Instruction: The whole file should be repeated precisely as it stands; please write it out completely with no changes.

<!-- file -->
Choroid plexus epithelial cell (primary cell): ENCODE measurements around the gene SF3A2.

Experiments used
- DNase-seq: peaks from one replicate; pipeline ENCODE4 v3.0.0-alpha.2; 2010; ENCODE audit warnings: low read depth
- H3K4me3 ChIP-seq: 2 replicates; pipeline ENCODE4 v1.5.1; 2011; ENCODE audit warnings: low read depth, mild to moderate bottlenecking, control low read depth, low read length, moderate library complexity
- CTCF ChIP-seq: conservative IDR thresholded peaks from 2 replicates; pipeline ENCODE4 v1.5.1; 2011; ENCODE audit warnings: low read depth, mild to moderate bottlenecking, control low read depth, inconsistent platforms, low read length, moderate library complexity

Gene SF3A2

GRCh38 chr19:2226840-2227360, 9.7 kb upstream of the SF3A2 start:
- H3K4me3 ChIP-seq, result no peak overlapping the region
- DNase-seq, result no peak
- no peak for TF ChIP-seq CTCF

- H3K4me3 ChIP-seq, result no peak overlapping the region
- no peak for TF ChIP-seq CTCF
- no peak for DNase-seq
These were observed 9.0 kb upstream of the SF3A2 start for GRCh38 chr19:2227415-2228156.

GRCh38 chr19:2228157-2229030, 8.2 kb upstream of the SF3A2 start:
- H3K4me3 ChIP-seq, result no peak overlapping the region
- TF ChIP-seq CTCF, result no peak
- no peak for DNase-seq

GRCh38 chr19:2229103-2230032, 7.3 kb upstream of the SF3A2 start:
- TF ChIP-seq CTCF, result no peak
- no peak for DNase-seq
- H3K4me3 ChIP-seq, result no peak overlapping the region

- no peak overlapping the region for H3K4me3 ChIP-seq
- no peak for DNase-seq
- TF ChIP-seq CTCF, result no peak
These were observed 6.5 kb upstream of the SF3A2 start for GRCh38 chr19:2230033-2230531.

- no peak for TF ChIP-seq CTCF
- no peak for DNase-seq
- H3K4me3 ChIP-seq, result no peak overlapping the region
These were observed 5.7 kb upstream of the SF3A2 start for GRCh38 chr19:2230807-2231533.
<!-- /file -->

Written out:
Choroid plexus epithelial cell (primary cell): ENCODE measurements around the gene SF3A2.

Experiments used
- DNase-seq: peaks from one replicate; pipeline ENCODE4 v3.0.0-alpha.2; 2010; ENCODE audit warnings: low read depth
- H3K4me3 ChIP-seq: 2 replicates; pipeline ENCODE4 v1.5.1; 2011; ENCODE audit warnings: low read depth, mild to moderate bottlenecking, control low read depth, low read length, moderate library complexity
- CTCF ChIP-seq: conservative IDR thresholded peaks from 2 replicates; pipeline ENCODE4 v1.5.1; 2011; ENCODE audit warnings: low read depth, mild to moderate bottlenecking, control low read depth, inconsistent platforms, low read length, moderate library complexity

Gene SF3A2

GRCh38 chr19:2226840-2227360, 9.7 kb upstream of the SF3A2 start:
- H3K4me3 ChIP-seq, result no peak overlapping the region
- DNase-seq, result no peak
- no peak for TF ChIP-seq CTCF

- H3K4me3 ChIP-seq, result no peak overlapping the region
- no peak for TF ChIP-seq CTCF
- no peak for DNase-seq
These were observed 9.0 kb upstream of the SF3A2 start for GRCh38 chr19:2227415-2228156.

GRCh38 chr19:2228157-2229030, 8.2 kb upstream of the SF3A2 start:
- H3K4me3 ChIP-seq, result no peak overlapping the region
- TF ChIP-seq CTCF, result no peak
- no peak for DNase-seq

GRCh38 chr19:2229103-2230032, 7.3 kb upstream of the SF3A2 start:
- TF ChIP-seq CTCF, result no peak
- no peak for DNase-seq
- H3K4me3 ChIP-seq, result no peak overlapping the region

- no peak overlapping the region for H3K4me3 ChIP-seq
- no peak for DNase-seq
- TF ChIP-seq CTCF, result no peak
These were observed 6.5 kb upstream of the SF3A2 start for GRCh38 chr19:2230033-2230531.

- no peak for TF ChIP-seq CTCF
- no peak for DNase-seq
- H3K4me3 ChIP-seq, result no peak overlapping the region
These were observed 5.7 kb upstream of the SF3A2 start for GRCh38 chr19:2230807-2231533.